s a teacher I have been overwhelmed with the theories, recommendations, and the "tried and true" solutions to the behaviors that are tied to learning and attention disorders. It feels like every parent, educator, doctor, naturopath... everyone has an idea to contribute to this "problem" that has taken over homes and schools all over the world. Doesn't everyone know a child that has some sort of learning or attention disorder: dyslexia, dyscalculia, attention deficit hyperactivity disorder, attention deficit disorder, etc.? As more children are being diagnosed with these learning disorders, questions begin to arise as to the number that are being misdiagnosed, mistreated, and, even worse, mismedicated. William Feldman's new book, Learning and Attention Disorders pleasantly surprised me in its attempts to dig through the garbage that has been created around this issue. Finally, here is a book that deals with the straight facts!
In the introduction to this book Feldman writes, "I believe that the only responsible and ethical way to treat children with learning disabilities is to use methods that have been proven to be effective in scientifically conducted tests and trials." Now, isn't that a wonderful statement? Unfortunately, many people are not following it. The learning disability industry must be making millions. Many remedies such as cranial massage, strict diets, motion-sickness pills, visiting the chiropractor, and all the medication out there, are not scientifically tested as much as we would expect. Not only do these methods waste the time and money of parents and caregivers, they waste the limited energy that most people have these days. Feldman suggests that people should slow down for a minute and actually analyze what they are hearing and reading about the solutions to learning disabilities. For all you know, your child may not have a learning disability in the first place.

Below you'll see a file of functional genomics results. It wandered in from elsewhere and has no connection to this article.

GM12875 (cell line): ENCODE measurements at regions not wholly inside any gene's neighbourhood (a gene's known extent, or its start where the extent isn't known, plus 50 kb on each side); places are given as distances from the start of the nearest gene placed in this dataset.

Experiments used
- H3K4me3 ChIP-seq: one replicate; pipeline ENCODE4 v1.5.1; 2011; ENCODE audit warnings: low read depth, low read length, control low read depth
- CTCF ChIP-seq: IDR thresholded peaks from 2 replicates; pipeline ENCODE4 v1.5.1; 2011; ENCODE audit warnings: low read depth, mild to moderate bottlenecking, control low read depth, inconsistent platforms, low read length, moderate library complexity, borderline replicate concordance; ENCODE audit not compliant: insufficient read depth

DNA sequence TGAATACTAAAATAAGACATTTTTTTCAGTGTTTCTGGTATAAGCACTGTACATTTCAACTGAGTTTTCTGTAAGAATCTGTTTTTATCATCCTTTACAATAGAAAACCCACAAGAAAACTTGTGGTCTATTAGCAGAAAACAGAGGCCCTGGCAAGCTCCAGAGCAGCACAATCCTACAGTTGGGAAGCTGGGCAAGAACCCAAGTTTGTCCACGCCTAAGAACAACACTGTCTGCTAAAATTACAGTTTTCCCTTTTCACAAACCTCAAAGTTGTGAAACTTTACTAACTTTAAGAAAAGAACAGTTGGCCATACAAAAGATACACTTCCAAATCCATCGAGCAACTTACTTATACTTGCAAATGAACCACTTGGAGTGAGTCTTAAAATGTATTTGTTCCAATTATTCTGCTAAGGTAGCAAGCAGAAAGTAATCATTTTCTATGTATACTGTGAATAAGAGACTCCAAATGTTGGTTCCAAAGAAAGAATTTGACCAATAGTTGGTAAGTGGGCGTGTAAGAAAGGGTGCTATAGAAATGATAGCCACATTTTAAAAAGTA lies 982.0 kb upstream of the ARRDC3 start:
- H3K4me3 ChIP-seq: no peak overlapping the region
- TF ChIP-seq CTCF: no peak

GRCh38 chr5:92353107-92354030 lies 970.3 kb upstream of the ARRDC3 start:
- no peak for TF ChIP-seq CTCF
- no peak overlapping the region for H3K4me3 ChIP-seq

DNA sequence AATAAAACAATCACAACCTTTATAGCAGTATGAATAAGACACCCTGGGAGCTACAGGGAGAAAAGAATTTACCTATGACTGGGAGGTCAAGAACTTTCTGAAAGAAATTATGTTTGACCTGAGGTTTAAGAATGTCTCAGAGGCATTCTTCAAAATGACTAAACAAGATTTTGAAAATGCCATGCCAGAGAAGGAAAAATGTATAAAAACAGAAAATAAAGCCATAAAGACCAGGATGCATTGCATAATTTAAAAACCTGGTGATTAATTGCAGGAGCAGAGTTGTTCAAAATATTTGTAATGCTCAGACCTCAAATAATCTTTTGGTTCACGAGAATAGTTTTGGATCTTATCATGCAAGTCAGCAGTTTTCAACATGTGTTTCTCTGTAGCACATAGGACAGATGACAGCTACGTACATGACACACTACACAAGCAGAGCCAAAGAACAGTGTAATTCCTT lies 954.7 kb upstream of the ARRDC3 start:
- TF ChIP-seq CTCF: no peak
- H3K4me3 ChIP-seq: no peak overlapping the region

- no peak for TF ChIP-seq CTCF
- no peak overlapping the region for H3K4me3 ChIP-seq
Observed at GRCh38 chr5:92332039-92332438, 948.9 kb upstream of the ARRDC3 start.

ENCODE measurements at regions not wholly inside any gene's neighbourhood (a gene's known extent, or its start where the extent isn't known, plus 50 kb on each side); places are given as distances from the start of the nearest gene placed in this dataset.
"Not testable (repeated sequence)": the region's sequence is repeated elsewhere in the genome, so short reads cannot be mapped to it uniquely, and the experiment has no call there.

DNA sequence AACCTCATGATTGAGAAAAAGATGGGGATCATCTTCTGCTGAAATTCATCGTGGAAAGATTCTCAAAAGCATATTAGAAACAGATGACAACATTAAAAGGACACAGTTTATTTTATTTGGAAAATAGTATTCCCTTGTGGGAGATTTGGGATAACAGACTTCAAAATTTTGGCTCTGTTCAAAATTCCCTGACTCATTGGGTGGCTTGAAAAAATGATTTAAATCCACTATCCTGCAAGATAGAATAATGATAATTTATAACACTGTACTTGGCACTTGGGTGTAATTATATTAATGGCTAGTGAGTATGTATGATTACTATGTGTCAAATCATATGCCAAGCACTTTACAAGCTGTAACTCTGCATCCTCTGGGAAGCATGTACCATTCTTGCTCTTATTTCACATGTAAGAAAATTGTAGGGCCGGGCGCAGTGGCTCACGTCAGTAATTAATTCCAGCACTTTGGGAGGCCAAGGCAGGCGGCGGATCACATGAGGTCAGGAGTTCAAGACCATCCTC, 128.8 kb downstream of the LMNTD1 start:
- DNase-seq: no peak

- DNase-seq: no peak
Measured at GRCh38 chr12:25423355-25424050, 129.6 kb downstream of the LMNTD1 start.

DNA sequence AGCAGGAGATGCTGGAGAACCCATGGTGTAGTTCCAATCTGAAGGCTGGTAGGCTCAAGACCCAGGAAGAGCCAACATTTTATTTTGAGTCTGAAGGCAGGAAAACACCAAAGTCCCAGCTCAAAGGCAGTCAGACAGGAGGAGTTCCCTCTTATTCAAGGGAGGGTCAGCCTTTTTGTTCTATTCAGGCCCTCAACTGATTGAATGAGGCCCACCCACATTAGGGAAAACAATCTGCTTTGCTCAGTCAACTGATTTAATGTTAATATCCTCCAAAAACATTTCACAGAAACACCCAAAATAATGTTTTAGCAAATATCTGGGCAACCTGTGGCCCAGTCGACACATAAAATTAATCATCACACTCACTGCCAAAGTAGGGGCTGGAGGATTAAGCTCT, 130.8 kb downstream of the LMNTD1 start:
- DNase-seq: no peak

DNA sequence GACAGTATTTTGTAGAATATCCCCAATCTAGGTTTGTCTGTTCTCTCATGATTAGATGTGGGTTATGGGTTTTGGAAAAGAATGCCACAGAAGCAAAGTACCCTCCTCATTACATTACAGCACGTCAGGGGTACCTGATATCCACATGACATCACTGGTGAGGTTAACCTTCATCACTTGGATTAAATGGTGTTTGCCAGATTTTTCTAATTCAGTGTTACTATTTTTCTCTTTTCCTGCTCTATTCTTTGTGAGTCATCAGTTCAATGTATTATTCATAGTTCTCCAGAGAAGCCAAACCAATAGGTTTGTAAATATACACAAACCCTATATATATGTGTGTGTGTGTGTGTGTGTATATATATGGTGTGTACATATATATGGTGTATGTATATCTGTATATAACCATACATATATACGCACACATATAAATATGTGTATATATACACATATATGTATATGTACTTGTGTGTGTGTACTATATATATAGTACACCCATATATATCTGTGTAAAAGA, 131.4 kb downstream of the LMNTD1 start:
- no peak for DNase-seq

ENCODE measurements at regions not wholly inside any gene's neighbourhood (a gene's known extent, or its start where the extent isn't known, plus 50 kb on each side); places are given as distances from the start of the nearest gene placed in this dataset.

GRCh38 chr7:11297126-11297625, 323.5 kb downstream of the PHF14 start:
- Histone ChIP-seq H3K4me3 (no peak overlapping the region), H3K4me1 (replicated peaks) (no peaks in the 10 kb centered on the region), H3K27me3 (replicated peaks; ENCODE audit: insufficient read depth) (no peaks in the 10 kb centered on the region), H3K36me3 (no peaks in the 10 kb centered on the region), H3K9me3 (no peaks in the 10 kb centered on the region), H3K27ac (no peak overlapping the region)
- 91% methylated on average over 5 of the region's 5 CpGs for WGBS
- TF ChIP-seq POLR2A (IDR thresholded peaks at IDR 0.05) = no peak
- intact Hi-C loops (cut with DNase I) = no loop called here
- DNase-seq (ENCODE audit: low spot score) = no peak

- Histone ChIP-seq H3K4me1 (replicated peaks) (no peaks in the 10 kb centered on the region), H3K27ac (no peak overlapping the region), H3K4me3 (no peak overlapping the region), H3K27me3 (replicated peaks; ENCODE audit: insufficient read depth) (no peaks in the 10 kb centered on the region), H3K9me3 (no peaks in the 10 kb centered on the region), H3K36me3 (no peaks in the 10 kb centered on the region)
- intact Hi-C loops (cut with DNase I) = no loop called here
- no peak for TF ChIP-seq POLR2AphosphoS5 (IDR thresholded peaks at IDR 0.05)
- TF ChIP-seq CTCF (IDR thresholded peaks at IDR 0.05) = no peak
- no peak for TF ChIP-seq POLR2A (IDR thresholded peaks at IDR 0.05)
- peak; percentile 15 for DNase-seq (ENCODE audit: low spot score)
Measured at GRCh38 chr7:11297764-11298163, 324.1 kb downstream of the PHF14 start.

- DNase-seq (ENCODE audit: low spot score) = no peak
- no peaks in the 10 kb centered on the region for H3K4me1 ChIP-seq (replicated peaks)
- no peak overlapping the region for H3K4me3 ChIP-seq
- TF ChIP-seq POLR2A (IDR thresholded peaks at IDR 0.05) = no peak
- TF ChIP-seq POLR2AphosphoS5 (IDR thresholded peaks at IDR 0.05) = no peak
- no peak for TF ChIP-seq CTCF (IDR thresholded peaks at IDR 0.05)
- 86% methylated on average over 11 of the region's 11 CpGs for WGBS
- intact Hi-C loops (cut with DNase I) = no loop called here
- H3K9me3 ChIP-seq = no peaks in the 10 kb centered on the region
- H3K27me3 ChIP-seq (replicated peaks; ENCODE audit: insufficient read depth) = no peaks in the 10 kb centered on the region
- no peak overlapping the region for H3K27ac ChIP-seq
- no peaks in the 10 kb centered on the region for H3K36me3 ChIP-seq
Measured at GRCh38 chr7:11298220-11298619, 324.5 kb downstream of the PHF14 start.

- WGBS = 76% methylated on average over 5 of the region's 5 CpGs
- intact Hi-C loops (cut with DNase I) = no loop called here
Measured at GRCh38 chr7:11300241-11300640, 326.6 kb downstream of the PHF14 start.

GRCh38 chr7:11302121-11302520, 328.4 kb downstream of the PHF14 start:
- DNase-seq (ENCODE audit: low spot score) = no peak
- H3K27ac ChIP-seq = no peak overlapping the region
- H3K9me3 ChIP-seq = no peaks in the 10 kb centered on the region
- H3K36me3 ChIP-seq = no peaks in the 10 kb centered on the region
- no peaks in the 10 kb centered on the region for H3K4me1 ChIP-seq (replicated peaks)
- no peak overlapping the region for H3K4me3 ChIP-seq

This is how this book becomes valuable. Feldman goes through many of the types of scientific testing that are used to claim that a method is successful. He outlines the negative and positive aspects of each one and explains how we can judge the scientific information we are receiving. Feldman then, step by step, goes through some basic signs that children display and do not display if they have a variety of different learning disabilities including dyslexia, dysgraphia, dysorthographia, dyscalculia, and attention deficit hyperactivity disorder. As well, with each learning disability, Feldman discusses the possible treatments and the myths surrounding them... the ones that have been successful and the ones that have not. Time and time again, it is emphasized that there are no miracle cures to learning disabilities and that it may take a lot of patience and energy before you see any improvement.
Even though it is only 195 pages long, Feldman has successfully written an authoritative guide to learning disabilities. Unlike many other books written on this subject, this book is quick and easy to read and very straight forward. As well, at the end of the book, Feldman provides a useful list of other resources that can give more extensive information including organizations, books, journals, and internet sites. I thoroughly recommend Learning and Attention Disorders: A Guide for Parents and Teachers to any parent, caregiver, or educator who is beginning to investigate learning disabilities, but mostly to anyone who has been overwhelmed by the vast amount of learning disabilities information out in this crazy world.
published by key porter books